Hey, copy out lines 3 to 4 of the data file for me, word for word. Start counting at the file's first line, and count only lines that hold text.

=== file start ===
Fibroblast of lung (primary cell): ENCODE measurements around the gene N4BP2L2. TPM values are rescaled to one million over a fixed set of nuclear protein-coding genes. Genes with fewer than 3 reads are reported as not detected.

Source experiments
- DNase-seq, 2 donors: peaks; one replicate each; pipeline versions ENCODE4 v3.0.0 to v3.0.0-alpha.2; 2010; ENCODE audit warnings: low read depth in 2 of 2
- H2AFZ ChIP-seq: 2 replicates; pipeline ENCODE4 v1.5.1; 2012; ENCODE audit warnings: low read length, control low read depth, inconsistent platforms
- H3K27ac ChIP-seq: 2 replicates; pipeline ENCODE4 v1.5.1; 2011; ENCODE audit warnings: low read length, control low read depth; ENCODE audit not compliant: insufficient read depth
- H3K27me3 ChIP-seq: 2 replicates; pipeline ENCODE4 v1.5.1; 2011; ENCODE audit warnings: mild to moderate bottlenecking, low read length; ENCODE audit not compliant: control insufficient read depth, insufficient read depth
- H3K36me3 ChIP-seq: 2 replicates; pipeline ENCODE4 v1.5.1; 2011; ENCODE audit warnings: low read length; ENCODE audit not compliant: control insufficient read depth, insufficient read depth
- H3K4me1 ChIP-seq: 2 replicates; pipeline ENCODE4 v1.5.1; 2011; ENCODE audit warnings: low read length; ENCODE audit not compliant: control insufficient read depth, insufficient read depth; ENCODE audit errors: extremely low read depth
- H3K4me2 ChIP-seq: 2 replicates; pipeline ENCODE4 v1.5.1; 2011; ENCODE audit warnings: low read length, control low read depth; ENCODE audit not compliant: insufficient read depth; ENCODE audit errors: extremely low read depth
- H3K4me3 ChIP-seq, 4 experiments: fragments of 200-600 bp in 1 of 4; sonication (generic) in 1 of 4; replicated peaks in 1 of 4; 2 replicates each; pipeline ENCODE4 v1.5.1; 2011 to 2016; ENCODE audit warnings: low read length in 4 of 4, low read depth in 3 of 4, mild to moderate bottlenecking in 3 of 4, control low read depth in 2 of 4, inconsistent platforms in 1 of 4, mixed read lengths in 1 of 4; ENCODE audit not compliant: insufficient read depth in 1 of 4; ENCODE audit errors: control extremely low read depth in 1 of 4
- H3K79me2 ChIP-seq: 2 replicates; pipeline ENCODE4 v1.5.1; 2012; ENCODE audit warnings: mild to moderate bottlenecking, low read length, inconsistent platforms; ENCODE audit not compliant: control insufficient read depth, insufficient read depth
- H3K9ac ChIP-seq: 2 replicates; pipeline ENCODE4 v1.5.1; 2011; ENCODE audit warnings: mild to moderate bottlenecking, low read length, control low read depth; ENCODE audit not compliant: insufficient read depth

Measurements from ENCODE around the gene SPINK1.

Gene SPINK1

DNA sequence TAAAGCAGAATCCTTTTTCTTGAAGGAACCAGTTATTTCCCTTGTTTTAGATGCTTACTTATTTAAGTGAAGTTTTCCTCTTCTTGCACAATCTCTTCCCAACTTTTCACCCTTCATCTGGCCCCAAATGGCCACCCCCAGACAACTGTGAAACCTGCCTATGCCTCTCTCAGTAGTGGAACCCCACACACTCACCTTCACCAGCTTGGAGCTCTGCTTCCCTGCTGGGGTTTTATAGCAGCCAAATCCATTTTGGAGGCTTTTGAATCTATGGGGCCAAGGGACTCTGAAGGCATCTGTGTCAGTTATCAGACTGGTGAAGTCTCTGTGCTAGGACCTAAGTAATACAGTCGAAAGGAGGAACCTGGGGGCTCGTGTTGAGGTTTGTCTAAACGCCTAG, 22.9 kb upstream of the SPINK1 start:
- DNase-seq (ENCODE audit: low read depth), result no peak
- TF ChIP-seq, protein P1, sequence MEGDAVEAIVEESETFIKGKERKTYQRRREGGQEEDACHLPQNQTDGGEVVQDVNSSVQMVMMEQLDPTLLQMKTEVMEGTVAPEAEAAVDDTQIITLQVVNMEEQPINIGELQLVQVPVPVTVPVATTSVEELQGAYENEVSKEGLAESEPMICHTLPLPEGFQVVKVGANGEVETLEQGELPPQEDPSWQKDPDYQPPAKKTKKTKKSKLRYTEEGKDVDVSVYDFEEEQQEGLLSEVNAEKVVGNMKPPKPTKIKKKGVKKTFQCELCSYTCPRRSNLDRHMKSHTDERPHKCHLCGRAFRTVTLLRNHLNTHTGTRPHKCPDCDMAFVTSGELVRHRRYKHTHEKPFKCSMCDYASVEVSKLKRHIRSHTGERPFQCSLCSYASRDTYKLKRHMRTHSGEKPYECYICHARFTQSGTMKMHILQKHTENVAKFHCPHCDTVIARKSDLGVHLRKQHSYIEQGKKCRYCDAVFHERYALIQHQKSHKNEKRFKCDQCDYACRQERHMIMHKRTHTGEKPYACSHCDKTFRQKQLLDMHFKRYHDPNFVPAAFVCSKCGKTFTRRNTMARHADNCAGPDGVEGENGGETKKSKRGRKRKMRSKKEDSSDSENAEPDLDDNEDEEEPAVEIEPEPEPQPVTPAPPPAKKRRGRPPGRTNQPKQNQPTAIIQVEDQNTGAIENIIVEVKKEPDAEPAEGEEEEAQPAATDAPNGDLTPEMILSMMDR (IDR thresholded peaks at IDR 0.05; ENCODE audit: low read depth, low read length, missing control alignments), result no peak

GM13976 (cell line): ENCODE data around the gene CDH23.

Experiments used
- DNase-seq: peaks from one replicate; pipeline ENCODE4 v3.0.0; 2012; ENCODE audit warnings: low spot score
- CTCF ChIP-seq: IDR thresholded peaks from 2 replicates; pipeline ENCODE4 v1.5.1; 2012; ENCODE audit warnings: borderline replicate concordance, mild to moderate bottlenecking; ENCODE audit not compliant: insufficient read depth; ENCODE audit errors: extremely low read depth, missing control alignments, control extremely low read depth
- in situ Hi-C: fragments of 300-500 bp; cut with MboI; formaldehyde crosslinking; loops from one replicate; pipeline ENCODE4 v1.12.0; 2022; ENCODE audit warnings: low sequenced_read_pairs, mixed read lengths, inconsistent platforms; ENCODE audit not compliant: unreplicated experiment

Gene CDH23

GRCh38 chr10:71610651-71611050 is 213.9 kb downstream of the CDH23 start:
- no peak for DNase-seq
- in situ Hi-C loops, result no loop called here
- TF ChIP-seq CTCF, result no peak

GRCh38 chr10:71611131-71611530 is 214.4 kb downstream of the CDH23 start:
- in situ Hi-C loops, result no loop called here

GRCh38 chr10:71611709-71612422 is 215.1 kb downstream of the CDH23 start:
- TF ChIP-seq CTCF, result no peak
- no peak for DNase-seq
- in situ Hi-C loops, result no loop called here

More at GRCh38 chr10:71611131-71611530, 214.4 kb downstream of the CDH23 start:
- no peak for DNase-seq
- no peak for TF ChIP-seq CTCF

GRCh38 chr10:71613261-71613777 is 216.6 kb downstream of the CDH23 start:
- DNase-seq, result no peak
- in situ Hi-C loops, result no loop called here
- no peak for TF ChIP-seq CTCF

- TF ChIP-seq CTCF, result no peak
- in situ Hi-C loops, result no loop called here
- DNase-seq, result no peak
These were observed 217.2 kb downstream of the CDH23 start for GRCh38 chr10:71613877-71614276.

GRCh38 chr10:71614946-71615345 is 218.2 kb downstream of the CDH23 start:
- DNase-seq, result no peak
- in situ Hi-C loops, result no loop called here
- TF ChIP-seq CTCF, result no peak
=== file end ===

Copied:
- DNase-seq, 2 donors: peaks; one replicate each; pipeline versions ENCODE4 v3.0.0 to v3.0.0-alpha.2; 2010; ENCODE audit warnings: low read depth in 2 of 2
- H2AFZ ChIP-seq: 2 replicates; pipeline ENCODE4 v1.5.1; 2012; ENCODE audit warnings: low read length, control low read depth, inconsistent platforms